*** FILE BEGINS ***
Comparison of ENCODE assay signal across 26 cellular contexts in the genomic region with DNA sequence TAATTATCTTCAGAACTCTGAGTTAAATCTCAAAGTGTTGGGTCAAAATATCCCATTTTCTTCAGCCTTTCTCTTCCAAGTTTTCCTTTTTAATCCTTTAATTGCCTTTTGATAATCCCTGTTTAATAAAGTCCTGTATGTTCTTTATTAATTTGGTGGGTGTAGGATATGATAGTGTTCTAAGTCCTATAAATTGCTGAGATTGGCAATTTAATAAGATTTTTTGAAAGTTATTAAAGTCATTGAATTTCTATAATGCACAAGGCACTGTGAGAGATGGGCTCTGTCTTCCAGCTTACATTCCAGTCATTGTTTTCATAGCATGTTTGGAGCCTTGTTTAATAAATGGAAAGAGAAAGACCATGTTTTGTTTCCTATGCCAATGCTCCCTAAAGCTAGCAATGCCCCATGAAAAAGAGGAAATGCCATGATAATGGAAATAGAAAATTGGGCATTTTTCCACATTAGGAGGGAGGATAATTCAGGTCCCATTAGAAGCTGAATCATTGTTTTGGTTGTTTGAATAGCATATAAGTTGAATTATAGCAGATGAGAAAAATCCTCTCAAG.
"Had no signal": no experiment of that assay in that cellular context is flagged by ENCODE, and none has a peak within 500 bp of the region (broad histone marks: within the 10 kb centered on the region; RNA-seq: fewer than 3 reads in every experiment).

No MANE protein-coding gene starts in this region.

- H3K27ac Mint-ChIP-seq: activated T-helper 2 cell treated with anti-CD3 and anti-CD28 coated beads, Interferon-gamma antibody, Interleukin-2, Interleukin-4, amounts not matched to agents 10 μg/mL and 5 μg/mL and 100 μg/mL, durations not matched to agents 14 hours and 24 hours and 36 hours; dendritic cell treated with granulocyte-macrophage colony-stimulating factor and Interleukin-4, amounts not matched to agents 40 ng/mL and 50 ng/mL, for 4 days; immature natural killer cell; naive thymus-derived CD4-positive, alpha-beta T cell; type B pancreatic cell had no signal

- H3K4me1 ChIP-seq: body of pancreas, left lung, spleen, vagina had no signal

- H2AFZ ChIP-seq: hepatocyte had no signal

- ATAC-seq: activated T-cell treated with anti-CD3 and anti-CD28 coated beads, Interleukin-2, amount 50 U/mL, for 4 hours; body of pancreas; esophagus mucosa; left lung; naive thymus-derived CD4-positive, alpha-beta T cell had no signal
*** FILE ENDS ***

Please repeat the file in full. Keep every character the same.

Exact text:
Comparison of ENCODE assay signal across 26 cellular contexts in the genomic region with DNA sequence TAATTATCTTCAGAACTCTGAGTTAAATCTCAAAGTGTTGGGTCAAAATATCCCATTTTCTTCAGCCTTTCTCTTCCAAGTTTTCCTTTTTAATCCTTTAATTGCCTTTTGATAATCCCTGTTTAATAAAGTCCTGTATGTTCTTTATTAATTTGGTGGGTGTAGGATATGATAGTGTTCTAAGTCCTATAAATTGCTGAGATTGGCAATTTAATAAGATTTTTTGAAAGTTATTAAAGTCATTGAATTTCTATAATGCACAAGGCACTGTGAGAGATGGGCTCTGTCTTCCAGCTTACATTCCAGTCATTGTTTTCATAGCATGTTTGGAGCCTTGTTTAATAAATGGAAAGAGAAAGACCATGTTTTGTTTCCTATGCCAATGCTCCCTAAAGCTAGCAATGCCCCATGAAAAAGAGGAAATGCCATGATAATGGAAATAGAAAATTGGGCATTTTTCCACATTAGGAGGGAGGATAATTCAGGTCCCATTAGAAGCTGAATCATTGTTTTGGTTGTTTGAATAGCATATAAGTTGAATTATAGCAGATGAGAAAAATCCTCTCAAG.
"Had no signal": no experiment of that assay in that cellular context is flagged by ENCODE, and none has a peak within 500 bp of the region (broad histone marks: within the 10 kb centered on the region; RNA-seq: fewer than 3 reads in every experiment).

No MANE protein-coding gene starts in this region.

- H3K27ac Mint-ChIP-seq: activated T-helper 2 cell treated with anti-CD3 and anti-CD28 coated beads, Interferon-gamma antibody, Interleukin-2, Interleukin-4, amounts not matched to agents 10 μg/mL and 5 μg/mL and 100 μg/mL, durations not matched to agents 14 hours and 24 hours and 36 hours; dendritic cell treated with granulocyte-macrophage colony-stimulating factor and Interleukin-4, amounts not matched to agents 40 ng/mL and 50 ng/mL, for 4 days; immature natural killer cell; naive thymus-derived CD4-positive, alpha-beta T cell; type B pancreatic cell had no signal

- H3K4me1 ChIP-seq: body of pancreas, left lung, spleen, vagina had no signal

- H2AFZ ChIP-seq: hepatocyte had no signal

- ATAC-seq: activated T-cell treated with anti-CD3 and anti-CD28 coated beads, Interleukin-2, amount 50 U/mL, for 4 hours; body of pancreas; esophagus mucosa; left lung; naive thymus-derived CD4-positive, alpha-beta T cell had no signal